The second biggest time waster was trying to determine whether purchases of new windows, doors, water heaters, boilers and furnaces by clients qualified for an energy credit (is seems more so for 2010 returns than for 2009 returns).
While I instructed my clients to send me the Manufacturer’s Certification for all energy-efficient purchases, which verifies qualification for the credit, few actually did. For the most part I was given a copy of a bill or receipt for a potential energy-efficient item, or a note stating “I purchased a new hot water heater for $800.00”.
I then had to email the client and ask if they had a Manufacturer’s Certification, and, if not, explain the specific qualifications and ask if the item met these qualifications (a certain statutory minimum measure of energy efficiency), When the reply said they did not have a Certification and they did not know if the item met the specifications I would then have to ask for the make and model number of the product and, upon receipt, search through online listings to see if I could find a match.
This will not happen during next year’s tax season, when a limited energy credit is still available (as I discussed yesterday). If I am told “I bought a new hot water heater for $800.00” I will reply “Isn’t that special”.
If clients want to claim an energy credit on their 2011 federal return they will have to either send me a Manufacturer’s Certification Statement or verify by some other method that the item qualifies for the credit.
As I suggested in yesterday’s post, if a client has purchased what he/she thinks may qualify for the credit, but was not given a Manufacturer’s Certification Statement at the point of purchase, they should, before sending me their stuff, go back to the salesman and ask for one, or go the website of the item’s manufacturer and download a statement.
Clients can also go to the Energy Star website to find out what the specific qualifications are for individual items and compare these specifications to those identified in any manuals or paperwork received with the item. Those who do not have easy access to a computer can email me during 2011 and I will provide them with the required specifications.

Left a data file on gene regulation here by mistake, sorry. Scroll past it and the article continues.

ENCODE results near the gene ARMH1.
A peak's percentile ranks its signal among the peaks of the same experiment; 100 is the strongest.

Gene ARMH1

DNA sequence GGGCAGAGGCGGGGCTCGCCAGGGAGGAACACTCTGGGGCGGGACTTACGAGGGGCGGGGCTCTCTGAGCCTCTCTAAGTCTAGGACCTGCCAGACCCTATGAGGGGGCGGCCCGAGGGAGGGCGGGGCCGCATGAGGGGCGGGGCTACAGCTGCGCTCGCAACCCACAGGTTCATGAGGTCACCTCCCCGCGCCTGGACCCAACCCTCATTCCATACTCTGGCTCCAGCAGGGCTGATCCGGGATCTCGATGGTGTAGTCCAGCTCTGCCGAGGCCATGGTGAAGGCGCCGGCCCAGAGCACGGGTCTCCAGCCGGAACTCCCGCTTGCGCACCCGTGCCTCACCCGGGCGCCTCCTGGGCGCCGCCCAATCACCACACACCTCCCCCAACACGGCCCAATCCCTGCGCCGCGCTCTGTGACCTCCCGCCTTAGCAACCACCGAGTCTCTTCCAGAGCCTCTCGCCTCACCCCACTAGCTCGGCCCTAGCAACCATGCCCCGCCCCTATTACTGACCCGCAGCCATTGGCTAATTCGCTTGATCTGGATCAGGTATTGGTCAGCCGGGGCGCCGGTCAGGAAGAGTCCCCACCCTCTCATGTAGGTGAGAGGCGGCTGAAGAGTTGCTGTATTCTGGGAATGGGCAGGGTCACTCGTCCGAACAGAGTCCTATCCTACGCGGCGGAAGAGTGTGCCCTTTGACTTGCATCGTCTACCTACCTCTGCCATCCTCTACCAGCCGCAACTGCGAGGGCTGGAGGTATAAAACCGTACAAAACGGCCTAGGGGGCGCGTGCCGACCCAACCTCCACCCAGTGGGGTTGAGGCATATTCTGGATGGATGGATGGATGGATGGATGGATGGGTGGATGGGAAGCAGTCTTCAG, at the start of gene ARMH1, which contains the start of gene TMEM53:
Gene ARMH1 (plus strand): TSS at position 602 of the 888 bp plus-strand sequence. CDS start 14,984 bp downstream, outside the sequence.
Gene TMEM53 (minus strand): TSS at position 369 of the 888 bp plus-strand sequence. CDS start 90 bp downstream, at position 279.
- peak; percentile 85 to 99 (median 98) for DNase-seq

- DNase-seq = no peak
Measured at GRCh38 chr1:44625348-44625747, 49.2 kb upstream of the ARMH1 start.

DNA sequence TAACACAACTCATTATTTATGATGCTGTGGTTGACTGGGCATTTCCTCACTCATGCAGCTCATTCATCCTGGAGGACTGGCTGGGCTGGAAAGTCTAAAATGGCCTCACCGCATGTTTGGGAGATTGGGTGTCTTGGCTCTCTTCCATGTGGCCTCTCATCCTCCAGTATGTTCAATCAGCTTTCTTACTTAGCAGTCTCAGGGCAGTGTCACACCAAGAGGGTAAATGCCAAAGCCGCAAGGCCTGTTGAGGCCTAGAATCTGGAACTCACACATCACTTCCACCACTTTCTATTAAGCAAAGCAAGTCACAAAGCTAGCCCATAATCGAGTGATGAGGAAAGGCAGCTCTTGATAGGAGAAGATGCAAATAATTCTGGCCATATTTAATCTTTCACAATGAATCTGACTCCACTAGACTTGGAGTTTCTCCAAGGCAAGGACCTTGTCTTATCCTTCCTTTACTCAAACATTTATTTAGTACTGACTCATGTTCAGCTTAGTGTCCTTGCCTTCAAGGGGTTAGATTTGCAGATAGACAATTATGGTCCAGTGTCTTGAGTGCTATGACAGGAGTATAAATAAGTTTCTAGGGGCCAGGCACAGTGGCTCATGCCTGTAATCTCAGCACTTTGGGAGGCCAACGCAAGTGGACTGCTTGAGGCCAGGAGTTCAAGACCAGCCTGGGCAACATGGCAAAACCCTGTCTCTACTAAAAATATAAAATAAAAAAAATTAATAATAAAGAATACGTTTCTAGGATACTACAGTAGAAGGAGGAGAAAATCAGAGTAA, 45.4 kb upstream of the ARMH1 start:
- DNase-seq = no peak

I will not waste any of my time during the tax season trying to determine if the item qualifies.
Here is another great example of a tax credit that, while the main purpose of which is legitimate, has no business being in the Tax Code and only increases a tax preparer’s workload.
The credit for qualifying energy-efficient products should be given as a direct discount at the point of purchase – much like the Cash for Clunkers program of a few years back.
(2) While I provide most clients a Medical Expense Worksheet in my annual January mailing, telling them to fill it out themselves, I still receive from some a pile of medical bills, receipts and statements, as I did from one whose GD extension I just completed.
I tell clients not to send me their medical bills – and try to discourage them by saying I will charge $50.00 per hour for my time to sort through these bills – but some still do not listen.
Much of what I receive, as was the case with this client, is Blue Cross+Blue Shield, Medicare, or other insurance statements. For my purposes these statements are like tits on a bull – totally useless. They tell what the insurance provider has paid, but not what the client has actually paid during the year. What they often say is “you may be asked to pay” a certain amount – the amount not covered by insurance – but this is not always the case. Many medical providers will accept as payment in full what is given to them by the insurance company.
Next tax season if I receive a pile of medical bills, receipts and statements from a client I will promptly mail the pile back with another copy of my Medical Expense Worksheet.
Thank you for letting me vent!